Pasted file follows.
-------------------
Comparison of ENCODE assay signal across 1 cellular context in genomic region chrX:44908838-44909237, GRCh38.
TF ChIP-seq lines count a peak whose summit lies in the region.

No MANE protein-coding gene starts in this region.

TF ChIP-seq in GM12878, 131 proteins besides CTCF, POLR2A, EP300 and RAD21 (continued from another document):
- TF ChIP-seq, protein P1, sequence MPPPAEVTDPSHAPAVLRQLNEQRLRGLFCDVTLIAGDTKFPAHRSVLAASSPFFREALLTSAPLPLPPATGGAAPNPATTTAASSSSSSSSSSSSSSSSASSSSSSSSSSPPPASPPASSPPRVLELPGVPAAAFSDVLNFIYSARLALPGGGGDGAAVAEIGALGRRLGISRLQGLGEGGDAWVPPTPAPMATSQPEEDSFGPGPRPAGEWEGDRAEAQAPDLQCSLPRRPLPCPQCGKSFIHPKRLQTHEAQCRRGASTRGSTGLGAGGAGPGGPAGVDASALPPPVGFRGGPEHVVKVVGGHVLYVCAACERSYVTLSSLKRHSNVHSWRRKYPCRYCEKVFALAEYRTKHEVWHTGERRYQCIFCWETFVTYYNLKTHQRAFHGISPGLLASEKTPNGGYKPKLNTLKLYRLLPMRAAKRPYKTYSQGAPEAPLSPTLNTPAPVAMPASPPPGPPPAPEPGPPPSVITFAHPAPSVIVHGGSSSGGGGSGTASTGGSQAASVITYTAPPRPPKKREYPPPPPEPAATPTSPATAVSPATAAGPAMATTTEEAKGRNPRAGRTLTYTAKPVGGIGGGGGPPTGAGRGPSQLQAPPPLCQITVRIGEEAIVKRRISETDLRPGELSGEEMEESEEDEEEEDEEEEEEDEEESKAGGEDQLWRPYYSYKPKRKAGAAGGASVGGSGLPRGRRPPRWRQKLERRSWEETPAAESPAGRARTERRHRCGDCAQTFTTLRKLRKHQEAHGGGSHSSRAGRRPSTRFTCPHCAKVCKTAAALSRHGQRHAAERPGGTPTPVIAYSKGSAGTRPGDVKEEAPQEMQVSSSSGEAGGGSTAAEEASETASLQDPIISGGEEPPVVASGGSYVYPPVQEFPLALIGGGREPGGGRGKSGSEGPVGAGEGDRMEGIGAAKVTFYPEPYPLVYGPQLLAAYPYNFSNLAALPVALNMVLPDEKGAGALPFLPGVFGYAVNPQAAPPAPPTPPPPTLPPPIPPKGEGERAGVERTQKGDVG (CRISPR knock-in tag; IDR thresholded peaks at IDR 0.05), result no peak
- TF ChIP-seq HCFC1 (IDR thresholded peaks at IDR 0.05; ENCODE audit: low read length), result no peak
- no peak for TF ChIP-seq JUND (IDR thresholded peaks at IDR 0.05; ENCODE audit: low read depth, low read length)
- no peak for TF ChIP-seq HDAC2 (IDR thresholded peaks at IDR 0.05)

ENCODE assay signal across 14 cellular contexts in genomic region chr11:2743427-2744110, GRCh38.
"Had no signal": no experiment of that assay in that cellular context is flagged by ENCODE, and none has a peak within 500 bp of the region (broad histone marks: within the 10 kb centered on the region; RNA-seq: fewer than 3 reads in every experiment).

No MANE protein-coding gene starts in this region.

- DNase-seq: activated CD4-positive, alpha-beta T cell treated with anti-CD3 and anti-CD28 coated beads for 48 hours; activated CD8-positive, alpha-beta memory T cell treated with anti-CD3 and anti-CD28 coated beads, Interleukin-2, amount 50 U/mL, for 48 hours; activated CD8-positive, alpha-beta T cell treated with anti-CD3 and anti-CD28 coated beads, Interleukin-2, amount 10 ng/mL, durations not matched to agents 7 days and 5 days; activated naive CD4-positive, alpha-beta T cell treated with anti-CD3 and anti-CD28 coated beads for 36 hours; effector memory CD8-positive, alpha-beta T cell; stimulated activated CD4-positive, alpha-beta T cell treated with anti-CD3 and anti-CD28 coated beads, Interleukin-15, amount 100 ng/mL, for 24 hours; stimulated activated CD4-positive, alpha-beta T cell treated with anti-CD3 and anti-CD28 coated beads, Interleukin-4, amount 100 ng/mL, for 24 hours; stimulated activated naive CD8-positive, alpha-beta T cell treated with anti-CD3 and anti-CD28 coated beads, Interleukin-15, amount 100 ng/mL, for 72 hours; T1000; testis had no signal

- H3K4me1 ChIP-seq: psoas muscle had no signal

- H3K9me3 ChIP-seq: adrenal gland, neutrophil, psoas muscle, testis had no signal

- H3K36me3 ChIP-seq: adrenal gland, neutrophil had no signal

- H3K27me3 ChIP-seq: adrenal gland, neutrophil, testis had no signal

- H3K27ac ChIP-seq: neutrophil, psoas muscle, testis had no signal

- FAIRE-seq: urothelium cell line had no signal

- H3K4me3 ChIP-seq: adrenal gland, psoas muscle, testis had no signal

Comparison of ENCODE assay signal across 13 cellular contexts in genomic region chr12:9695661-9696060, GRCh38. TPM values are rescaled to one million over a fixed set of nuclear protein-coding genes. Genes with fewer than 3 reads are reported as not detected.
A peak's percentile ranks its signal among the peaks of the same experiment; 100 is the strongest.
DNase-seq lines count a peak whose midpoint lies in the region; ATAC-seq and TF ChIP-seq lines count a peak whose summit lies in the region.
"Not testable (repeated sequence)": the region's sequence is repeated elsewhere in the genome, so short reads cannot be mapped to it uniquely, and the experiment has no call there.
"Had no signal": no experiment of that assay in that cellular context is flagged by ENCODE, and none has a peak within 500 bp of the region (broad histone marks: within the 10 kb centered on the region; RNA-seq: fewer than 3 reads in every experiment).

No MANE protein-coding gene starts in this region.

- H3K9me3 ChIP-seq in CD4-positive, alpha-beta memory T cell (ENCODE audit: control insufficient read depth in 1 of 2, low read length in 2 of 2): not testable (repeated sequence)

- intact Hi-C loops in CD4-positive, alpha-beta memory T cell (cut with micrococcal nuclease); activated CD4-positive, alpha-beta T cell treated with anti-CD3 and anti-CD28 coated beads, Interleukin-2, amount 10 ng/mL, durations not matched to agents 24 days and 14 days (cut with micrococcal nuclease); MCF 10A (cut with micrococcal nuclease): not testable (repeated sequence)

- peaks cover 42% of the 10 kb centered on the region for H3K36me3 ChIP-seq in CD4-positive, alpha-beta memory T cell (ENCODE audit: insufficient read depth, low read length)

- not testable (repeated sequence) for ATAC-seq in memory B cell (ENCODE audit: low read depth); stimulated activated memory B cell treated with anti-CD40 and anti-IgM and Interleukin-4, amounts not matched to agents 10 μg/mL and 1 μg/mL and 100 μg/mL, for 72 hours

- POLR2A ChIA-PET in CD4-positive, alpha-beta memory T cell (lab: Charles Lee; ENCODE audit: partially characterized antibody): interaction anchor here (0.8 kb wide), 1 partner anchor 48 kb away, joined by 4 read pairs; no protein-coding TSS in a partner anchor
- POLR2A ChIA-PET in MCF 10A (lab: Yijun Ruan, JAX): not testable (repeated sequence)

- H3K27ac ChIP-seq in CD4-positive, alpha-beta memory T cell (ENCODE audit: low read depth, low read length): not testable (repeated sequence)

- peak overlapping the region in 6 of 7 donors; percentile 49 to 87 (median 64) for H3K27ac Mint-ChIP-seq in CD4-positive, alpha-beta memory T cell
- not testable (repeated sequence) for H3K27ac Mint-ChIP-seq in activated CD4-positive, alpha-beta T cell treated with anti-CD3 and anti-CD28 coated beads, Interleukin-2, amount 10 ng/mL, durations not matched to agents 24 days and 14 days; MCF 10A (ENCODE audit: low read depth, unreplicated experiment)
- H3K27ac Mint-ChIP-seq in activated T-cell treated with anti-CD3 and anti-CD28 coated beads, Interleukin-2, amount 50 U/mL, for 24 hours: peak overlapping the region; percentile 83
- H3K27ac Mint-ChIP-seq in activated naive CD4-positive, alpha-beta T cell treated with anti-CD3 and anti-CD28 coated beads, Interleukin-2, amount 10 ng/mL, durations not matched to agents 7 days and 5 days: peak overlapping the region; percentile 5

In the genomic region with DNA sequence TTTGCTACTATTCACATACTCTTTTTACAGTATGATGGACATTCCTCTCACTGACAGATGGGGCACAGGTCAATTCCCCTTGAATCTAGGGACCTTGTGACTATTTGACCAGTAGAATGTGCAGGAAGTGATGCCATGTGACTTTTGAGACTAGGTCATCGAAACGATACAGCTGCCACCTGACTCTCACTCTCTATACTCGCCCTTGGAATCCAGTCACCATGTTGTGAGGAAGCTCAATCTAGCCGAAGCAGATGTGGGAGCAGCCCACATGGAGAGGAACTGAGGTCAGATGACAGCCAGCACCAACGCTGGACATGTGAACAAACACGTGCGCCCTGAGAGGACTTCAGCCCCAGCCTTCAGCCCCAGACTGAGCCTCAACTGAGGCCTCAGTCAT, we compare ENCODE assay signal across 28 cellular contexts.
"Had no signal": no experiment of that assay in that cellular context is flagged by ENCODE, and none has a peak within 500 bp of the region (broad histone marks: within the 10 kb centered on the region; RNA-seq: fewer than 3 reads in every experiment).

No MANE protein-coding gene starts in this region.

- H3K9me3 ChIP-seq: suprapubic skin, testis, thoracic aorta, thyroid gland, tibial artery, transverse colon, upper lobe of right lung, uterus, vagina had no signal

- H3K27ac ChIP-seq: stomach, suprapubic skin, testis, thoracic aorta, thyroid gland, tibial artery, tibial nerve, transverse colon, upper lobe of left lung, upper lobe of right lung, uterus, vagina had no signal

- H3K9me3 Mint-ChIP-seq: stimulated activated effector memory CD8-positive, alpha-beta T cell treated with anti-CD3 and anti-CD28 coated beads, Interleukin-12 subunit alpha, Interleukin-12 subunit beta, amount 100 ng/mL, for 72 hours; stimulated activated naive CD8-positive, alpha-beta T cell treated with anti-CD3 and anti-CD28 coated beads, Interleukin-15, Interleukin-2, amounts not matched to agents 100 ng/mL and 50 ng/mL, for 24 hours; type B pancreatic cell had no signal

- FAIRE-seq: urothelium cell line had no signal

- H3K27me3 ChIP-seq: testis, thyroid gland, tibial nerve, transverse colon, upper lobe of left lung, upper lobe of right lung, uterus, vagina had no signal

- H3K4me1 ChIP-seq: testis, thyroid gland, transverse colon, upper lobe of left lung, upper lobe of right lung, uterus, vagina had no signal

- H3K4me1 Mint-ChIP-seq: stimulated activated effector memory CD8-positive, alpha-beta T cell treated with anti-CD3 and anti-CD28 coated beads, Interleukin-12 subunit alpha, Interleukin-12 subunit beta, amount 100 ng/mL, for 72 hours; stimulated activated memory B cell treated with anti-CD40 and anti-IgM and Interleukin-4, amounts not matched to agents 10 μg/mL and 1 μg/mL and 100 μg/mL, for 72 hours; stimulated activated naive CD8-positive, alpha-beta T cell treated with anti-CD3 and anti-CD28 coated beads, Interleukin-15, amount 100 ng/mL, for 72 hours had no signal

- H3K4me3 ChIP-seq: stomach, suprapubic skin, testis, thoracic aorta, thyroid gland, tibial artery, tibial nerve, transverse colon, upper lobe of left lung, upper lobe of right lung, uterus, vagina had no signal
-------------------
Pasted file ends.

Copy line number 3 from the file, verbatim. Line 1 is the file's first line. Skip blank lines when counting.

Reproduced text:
No MANE protein-coding gene starts in this region.